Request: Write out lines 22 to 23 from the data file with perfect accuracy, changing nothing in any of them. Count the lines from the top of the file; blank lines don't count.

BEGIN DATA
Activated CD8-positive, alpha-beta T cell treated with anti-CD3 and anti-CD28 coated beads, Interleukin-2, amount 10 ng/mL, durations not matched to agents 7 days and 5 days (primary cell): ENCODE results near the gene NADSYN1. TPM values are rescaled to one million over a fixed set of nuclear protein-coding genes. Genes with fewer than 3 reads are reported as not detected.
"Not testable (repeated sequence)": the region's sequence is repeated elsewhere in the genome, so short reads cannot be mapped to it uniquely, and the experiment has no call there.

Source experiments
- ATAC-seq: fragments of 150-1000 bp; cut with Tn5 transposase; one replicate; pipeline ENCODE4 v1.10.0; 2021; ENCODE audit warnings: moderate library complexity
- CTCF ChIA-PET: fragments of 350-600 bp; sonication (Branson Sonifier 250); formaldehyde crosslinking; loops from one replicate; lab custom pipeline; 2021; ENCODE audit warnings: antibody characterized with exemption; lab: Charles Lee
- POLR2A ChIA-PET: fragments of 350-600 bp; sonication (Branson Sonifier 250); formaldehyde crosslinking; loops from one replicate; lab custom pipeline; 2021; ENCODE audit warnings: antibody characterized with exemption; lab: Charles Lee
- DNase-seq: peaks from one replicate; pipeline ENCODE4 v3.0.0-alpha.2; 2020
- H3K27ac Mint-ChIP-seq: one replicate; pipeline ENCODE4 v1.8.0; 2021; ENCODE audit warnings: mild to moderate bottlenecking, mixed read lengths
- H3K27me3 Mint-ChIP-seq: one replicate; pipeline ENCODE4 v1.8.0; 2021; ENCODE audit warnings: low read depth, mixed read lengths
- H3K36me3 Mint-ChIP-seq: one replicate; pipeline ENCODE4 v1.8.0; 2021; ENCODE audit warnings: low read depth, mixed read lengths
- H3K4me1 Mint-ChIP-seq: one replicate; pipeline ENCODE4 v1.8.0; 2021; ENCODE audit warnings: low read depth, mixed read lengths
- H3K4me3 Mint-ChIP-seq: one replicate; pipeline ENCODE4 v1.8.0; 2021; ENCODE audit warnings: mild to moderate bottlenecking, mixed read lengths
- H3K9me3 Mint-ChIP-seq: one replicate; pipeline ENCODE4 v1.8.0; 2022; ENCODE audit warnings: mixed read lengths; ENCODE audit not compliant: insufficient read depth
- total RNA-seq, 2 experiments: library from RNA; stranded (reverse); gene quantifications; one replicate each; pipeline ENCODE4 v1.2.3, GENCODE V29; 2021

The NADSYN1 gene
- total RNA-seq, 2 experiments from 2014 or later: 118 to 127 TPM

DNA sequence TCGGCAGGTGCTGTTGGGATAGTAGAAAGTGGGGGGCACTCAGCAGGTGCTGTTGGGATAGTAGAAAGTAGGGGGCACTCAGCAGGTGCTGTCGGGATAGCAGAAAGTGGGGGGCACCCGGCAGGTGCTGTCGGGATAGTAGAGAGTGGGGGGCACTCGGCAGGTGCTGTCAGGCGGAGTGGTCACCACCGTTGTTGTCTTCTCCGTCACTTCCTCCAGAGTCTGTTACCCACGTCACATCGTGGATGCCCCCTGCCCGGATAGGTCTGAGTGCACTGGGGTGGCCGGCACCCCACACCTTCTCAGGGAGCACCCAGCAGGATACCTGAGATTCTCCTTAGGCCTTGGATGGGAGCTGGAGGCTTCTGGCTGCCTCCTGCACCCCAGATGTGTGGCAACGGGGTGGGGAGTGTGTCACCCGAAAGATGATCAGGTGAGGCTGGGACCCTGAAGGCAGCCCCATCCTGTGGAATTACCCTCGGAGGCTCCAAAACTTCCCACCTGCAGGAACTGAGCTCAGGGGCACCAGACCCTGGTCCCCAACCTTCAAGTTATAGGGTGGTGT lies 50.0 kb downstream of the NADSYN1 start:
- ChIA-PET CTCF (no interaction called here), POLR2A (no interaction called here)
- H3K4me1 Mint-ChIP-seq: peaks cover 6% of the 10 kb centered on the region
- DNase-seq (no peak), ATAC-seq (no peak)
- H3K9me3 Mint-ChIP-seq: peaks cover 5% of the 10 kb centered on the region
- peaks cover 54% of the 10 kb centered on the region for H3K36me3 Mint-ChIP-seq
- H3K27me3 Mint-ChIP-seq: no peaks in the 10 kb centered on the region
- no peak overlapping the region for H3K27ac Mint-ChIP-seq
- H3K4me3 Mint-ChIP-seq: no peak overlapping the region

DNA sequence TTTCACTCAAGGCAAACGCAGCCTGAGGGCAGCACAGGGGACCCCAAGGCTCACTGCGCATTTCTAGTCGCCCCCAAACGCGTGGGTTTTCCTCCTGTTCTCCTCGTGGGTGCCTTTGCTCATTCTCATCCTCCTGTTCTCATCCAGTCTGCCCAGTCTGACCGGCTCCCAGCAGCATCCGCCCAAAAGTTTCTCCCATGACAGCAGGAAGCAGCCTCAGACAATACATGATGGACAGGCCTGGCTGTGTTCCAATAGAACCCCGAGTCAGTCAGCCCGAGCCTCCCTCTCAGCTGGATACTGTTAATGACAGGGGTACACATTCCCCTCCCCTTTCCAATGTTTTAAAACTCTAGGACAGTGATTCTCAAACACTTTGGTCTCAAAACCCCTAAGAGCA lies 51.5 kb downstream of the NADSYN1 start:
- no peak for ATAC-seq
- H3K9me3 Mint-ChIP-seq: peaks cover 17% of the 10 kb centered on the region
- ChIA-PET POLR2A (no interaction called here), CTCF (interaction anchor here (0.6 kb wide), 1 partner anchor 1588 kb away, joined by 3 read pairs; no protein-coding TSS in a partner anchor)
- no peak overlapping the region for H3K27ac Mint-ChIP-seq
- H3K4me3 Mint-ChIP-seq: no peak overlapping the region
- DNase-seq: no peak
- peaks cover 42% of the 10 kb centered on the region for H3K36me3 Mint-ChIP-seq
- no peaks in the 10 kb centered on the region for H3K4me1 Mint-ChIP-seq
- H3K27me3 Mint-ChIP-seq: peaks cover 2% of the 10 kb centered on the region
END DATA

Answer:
- peaks cover 54% of the 10 kb centered on the region for H3K36me3 Mint-ChIP-seq
- H3K27me3 Mint-ChIP-seq: no peaks in the 10 kb centered on the region